Week In Politics: Parsing Election Results And Health Law Hitches
MELISSA BLOCK, HOST:
It's time for our regular Friday conversation with our political commentators, and we begin by talking about this apology last nigh -. President Obama apologizing to Americans who are losing their current health insurance despite his repeated promises that if people like their health care plan, they can keep it, period. Here he is on NBC News.
(SOUNDBITE OF NBC NEWS BROADCAST)
PRESIDENT BARACK OBAMA: I am sorry that they, you know, are finding themselves in this situation based on assurances they got from me. We've got to work hard to make sure that they know we hear them, and that we're going to do everything we can to deal with folks who find themselves in a tough position as a consequence of this.
BLOCK: Now, to talk about that and more, I'm joined by David Brooks of the New York Times. And filling in for E.J. Dionne this week, Jonathan Capehart; he's on the Washington Post editorial board, and a contributor to MSNBC. Welcome to you both.
DAVID BROOKS: Good to be here.
JONATHAN CAPEHART: Thank you.
BLOCK: David, let's start with you. There are accusations coming from Republicans that this was an outright, deliberate lie by the president, repeated many times over. How do you see the administration handling this?
BROOKS: Yeah, I'm not sure it was a deliberate lie. I'm not sure he understood what was going to happen to a lot of these people. It's interesting how they've shifted. The initial reaction was, well, there are going to be some winners and loser. There won't be so many losers. There'll be more winners. And so they were trying to weigh that balance. Now, if you heard the president last night, it's, well, we'll take care of the losers. So they're not trying to acknowledge - they not trying to - they're just trying to make everybody whole.
The problem with that is that you can't make everybody whole in this. There are some winners and losers. And to me, still the big outstanding problem that's just bubbling forward now, is the age skew of the people who are enrolling. Old people are enrolling; young people are not enrolling. And the danger with that is, the young people are actually losers. You've got to have money from young, relatively healthy people to subsidize the older and the people who are getting insurance. And so there are big losers in this law and somehow, the administration's going to have to deal with that. They can't make everybody whole.
BLOCK: Well, Jonathan, how do you see the administration dealing with that - if, in fact, they can?
CAPEHART: Well, look, I think the administration is hoping that young people are behaving the way young people behave, which is procrastinating; that they will push it till the very end of the enrollment period to jump into the pool, and provide the bodies - and also, the money, as David is bringing up - to pay for all of the older people who are in the system.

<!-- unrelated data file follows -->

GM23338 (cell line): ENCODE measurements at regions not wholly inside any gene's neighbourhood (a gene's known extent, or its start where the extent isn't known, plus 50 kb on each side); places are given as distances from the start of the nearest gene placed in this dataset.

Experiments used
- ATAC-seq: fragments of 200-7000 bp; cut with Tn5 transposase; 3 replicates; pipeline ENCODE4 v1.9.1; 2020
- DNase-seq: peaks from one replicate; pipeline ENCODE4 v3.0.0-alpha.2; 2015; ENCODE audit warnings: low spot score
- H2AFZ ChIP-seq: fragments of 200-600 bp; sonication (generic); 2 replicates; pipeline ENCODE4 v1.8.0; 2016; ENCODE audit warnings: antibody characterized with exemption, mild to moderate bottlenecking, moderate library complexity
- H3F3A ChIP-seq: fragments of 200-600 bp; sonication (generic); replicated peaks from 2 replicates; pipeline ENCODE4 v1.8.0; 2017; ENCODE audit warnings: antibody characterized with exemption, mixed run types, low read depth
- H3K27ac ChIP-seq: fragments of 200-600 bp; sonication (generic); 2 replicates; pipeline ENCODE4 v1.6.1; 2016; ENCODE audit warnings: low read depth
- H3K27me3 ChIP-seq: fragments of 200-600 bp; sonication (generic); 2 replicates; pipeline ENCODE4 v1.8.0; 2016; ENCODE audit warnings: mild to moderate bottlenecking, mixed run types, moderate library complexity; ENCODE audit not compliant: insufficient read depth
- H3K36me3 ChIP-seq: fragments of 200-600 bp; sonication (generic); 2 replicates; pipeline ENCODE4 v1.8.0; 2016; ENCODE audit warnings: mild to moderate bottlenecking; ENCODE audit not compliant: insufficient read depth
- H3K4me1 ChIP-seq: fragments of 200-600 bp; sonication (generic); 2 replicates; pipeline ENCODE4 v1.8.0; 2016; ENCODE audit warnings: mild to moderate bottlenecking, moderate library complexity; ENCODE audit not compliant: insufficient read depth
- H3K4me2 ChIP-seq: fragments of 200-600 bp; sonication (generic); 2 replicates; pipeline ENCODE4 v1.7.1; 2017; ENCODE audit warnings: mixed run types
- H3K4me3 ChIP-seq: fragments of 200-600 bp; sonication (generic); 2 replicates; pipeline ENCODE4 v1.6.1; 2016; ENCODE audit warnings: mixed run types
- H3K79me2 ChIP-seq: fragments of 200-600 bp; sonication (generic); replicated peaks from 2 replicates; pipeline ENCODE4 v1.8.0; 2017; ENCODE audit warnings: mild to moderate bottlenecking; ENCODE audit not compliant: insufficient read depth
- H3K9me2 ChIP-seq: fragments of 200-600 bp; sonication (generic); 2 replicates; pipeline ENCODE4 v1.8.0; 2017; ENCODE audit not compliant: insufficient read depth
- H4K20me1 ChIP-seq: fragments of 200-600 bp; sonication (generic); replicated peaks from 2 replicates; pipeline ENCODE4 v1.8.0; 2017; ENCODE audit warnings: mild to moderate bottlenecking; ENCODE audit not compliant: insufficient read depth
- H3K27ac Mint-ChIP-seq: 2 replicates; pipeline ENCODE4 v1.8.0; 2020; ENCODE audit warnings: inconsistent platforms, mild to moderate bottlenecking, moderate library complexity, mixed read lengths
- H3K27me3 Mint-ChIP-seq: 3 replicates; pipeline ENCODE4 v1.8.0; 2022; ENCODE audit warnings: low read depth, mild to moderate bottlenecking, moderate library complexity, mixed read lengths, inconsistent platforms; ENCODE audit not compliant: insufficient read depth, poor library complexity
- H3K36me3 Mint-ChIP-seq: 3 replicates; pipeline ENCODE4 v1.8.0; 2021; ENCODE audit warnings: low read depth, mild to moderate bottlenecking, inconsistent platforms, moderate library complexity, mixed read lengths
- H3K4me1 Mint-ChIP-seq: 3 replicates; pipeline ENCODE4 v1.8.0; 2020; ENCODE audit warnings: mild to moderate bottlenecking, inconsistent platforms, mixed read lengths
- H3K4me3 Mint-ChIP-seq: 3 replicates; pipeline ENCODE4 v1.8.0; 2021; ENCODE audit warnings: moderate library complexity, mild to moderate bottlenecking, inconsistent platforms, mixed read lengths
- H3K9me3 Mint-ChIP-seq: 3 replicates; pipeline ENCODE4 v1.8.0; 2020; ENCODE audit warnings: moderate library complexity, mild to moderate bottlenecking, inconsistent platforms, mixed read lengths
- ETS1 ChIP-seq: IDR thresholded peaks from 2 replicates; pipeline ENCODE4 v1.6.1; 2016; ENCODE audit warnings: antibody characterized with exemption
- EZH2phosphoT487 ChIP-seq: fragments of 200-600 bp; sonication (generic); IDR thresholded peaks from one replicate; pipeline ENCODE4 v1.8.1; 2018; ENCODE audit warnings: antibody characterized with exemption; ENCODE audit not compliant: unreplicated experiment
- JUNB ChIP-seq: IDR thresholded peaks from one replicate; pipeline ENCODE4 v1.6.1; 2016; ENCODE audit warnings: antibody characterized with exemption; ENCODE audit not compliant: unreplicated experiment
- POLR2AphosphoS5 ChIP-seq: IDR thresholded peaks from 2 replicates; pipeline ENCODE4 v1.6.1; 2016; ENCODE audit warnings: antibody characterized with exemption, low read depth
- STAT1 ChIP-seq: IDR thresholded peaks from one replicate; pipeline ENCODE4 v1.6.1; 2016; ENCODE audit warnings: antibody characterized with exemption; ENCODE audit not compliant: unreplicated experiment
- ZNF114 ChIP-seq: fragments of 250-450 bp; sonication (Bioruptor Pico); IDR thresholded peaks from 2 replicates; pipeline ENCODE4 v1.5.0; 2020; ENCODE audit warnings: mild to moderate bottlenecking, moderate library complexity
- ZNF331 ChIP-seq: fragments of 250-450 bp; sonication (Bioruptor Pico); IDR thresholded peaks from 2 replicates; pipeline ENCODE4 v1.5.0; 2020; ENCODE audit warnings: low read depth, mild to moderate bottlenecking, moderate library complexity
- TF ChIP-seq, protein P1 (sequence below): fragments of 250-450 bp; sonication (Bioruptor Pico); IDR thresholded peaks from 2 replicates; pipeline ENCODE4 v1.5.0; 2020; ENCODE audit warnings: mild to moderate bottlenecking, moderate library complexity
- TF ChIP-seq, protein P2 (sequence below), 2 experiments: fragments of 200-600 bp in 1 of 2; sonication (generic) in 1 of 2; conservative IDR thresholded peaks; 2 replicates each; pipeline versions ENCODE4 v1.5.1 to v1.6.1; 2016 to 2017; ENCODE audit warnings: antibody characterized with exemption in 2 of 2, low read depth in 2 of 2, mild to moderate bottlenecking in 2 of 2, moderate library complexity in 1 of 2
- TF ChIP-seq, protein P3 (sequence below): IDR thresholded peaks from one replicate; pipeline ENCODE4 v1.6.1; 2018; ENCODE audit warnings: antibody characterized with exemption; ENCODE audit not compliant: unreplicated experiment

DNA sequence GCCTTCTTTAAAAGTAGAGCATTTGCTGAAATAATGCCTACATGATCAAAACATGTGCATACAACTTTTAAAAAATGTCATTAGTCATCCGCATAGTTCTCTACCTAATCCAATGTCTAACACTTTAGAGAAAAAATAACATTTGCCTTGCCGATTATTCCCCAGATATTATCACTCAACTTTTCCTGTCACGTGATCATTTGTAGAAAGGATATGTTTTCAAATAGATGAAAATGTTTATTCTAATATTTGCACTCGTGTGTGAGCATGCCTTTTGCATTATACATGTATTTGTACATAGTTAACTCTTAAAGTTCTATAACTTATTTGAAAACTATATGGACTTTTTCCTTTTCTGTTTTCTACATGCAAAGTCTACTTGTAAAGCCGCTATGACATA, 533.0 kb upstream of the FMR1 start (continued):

But, you know, the administration has a big problem here, and that is this perception that the Republicans, I believe have successfully made it seem like the president lied about health insurance overall rather than the president oversimplifying what would happen to a very narrow sliver of the insurance market.
BLOCK: We did hear the new healthcare.gov adviser, Jeffrey Zeintz, today say the website is still a long way from where it needs to be. Do you think we're going to look at a delay of the individual mandate, maybe to take into account these procrastinators, Jonathan, that you're talking about?
CAPEHART: You know, I think the administration would love to not have to face that decision because that would hand - you know - their critics and Republicans yet another reason to hammer away at the administration, and at the president, to get him to delay everything and provide momentum to - at least, they would think - to repeal the law.
BLOCK: David, a delay of the individual mandate, what do you think?
BROOKS: It would be a massive capitulation for them to do that. I'm sure they're trying to do everything they can to avoid that. But clearly - and I think health care experts have been telling us this for, well, for at least a year, it's just hard to implement something so vast and so complicated without having a lot of mess, even if you do it well; and they're not doing it particularly well.
And so I think it's more or less inevitable for the next X number of months - and a good, long maybe 24 months - we're going to have a whole series of stories of different things that are problematic. And the storyline is now established that this is not being implemented well; everything's going to vindicate that storyline. It's going to be politically choppy.